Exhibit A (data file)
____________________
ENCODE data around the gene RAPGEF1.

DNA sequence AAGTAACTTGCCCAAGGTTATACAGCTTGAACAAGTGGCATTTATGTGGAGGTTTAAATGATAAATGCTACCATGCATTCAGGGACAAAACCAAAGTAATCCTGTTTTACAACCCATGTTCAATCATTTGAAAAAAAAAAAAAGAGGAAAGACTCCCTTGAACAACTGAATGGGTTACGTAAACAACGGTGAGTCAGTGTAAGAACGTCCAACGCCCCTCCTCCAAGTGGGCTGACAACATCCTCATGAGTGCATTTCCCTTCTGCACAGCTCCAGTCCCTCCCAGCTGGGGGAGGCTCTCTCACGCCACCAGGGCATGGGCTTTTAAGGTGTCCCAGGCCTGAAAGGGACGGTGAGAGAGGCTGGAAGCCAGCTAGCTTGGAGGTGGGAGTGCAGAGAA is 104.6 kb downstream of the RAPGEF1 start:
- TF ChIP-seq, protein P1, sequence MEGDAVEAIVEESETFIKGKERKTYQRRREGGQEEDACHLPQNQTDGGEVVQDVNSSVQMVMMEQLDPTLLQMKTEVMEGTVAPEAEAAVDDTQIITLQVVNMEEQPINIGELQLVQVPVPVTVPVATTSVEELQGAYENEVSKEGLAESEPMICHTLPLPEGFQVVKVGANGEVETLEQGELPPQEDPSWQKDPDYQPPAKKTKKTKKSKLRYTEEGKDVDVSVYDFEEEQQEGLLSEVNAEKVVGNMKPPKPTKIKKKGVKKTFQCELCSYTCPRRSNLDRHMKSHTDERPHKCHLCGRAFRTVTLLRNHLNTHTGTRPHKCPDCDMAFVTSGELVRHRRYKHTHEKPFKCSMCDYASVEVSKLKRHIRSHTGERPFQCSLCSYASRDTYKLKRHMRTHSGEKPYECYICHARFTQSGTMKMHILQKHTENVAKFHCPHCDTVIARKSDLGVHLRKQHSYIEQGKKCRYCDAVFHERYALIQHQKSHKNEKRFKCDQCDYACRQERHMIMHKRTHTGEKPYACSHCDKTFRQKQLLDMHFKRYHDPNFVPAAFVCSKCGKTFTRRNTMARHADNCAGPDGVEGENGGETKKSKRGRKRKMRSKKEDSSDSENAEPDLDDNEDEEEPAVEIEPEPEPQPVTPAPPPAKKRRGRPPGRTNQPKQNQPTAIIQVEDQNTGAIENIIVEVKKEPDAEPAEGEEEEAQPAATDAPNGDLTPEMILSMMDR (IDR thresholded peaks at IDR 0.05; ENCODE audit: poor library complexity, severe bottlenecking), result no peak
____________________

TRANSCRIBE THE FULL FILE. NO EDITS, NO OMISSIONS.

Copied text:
ENCODE data around the gene RAPGEF1.

DNA sequence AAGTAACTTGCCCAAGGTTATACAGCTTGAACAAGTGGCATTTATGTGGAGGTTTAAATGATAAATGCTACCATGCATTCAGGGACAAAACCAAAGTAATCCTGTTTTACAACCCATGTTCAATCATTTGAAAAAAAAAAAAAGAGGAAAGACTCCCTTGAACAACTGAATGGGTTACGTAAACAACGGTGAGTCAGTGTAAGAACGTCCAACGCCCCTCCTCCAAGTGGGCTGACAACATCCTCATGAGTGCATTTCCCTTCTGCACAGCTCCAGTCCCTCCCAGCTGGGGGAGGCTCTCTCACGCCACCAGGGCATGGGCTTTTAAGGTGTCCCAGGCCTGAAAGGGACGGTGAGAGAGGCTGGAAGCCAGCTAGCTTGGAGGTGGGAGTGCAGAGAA is 104.6 kb downstream of the RAPGEF1 start:
- TF ChIP-seq, protein P1, sequence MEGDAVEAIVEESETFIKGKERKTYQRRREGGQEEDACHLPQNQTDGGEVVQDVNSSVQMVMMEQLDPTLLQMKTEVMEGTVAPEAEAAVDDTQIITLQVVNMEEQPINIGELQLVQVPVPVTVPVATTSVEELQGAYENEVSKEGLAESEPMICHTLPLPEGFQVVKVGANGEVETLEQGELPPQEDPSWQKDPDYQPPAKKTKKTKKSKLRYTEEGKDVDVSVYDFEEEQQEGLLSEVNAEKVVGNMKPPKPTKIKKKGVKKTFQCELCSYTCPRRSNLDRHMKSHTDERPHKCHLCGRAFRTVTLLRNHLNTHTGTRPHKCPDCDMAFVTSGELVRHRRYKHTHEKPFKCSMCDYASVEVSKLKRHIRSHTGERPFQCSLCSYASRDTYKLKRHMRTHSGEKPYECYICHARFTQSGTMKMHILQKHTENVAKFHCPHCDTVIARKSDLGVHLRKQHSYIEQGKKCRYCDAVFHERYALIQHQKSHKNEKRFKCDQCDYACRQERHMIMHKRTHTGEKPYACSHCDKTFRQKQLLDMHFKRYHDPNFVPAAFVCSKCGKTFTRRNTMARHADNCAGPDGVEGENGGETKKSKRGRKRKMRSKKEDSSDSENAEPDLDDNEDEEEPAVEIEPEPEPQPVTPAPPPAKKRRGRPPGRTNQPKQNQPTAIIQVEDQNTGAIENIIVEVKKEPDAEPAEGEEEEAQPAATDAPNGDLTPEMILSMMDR (IDR thresholded peaks at IDR 0.05; ENCODE audit: poor library complexity, severe bottlenecking), result no peak